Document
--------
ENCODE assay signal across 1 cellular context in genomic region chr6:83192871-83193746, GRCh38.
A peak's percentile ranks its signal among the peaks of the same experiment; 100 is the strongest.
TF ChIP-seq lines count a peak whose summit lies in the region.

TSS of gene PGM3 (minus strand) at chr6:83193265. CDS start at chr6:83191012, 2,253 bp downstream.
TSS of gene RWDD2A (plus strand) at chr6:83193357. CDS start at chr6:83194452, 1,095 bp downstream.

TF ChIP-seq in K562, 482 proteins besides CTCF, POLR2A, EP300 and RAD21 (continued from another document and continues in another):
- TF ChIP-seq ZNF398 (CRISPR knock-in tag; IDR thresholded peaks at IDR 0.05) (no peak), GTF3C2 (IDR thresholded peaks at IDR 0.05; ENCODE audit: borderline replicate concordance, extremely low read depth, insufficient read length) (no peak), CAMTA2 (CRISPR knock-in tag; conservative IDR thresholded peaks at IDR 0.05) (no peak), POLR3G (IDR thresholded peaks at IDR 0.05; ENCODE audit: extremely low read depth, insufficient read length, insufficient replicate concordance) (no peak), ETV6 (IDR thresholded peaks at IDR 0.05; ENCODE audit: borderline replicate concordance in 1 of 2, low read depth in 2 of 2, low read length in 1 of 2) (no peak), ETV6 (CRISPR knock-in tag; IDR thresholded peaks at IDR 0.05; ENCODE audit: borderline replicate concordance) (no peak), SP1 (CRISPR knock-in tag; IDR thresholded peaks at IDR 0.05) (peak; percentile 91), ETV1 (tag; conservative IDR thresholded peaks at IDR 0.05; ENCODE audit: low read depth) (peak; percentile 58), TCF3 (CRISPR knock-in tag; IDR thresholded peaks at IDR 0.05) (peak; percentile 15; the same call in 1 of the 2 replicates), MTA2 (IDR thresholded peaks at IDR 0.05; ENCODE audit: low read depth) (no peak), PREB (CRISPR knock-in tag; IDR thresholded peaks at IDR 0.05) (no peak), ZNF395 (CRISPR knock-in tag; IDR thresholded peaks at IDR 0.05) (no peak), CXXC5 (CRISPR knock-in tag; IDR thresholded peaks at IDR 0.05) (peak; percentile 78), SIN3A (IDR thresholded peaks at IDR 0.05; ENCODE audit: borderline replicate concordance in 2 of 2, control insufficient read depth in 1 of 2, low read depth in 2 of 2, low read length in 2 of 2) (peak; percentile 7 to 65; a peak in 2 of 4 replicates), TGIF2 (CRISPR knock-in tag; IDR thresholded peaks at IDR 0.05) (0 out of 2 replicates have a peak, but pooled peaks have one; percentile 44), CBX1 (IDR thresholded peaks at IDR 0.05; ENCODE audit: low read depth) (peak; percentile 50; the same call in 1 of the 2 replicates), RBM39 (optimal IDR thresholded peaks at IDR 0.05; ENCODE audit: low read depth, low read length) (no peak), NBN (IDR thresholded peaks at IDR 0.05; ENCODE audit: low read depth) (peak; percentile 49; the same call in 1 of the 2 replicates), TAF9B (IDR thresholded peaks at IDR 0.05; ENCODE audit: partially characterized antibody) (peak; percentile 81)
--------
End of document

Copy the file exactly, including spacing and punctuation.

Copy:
ENCODE assay signal across 1 cellular context in genomic region chr6:83192871-83193746, GRCh38.
A peak's percentile ranks its signal among the peaks of the same experiment; 100 is the strongest.
TF ChIP-seq lines count a peak whose summit lies in the region.

TSS of gene PGM3 (minus strand) at chr6:83193265. CDS start at chr6:83191012, 2,253 bp downstream.
TSS of gene RWDD2A (plus strand) at chr6:83193357. CDS start at chr6:83194452, 1,095 bp downstream.

TF ChIP-seq in K562, 482 proteins besides CTCF, POLR2A, EP300 and RAD21 (continued from another document and continues in another):
- TF ChIP-seq ZNF398 (CRISPR knock-in tag; IDR thresholded peaks at IDR 0.05) (no peak), GTF3C2 (IDR thresholded peaks at IDR 0.05; ENCODE audit: borderline replicate concordance, extremely low read depth, insufficient read length) (no peak), CAMTA2 (CRISPR knock-in tag; conservative IDR thresholded peaks at IDR 0.05) (no peak), POLR3G (IDR thresholded peaks at IDR 0.05; ENCODE audit: extremely low read depth, insufficient read length, insufficient replicate concordance) (no peak), ETV6 (IDR thresholded peaks at IDR 0.05; ENCODE audit: borderline replicate concordance in 1 of 2, low read depth in 2 of 2, low read length in 1 of 2) (no peak), ETV6 (CRISPR knock-in tag; IDR thresholded peaks at IDR 0.05; ENCODE audit: borderline replicate concordance) (no peak), SP1 (CRISPR knock-in tag; IDR thresholded peaks at IDR 0.05) (peak; percentile 91), ETV1 (tag; conservative IDR thresholded peaks at IDR 0.05; ENCODE audit: low read depth) (peak; percentile 58), TCF3 (CRISPR knock-in tag; IDR thresholded peaks at IDR 0.05) (peak; percentile 15; the same call in 1 of the 2 replicates), MTA2 (IDR thresholded peaks at IDR 0.05; ENCODE audit: low read depth) (no peak), PREB (CRISPR knock-in tag; IDR thresholded peaks at IDR 0.05) (no peak), ZNF395 (CRISPR knock-in tag; IDR thresholded peaks at IDR 0.05) (no peak), CXXC5 (CRISPR knock-in tag; IDR thresholded peaks at IDR 0.05) (peak; percentile 78), SIN3A (IDR thresholded peaks at IDR 0.05; ENCODE audit: borderline replicate concordance in 2 of 2, control insufficient read depth in 1 of 2, low read depth in 2 of 2, low read length in 2 of 2) (peak; percentile 7 to 65; a peak in 2 of 4 replicates), TGIF2 (CRISPR knock-in tag; IDR thresholded peaks at IDR 0.05) (0 out of 2 replicates have a peak, but pooled peaks have one; percentile 44), CBX1 (IDR thresholded peaks at IDR 0.05; ENCODE audit: low read depth) (peak; percentile 50; the same call in 1 of the 2 replicates), RBM39 (optimal IDR thresholded peaks at IDR 0.05; ENCODE audit: low read depth, low read length) (no peak), NBN (IDR thresholded peaks at IDR 0.05; ENCODE audit: low read depth) (peak; percentile 49; the same call in 1 of the 2 replicates), TAF9B (IDR thresholded peaks at IDR 0.05; ENCODE audit: partially characterized antibody) (peak; percentile 81)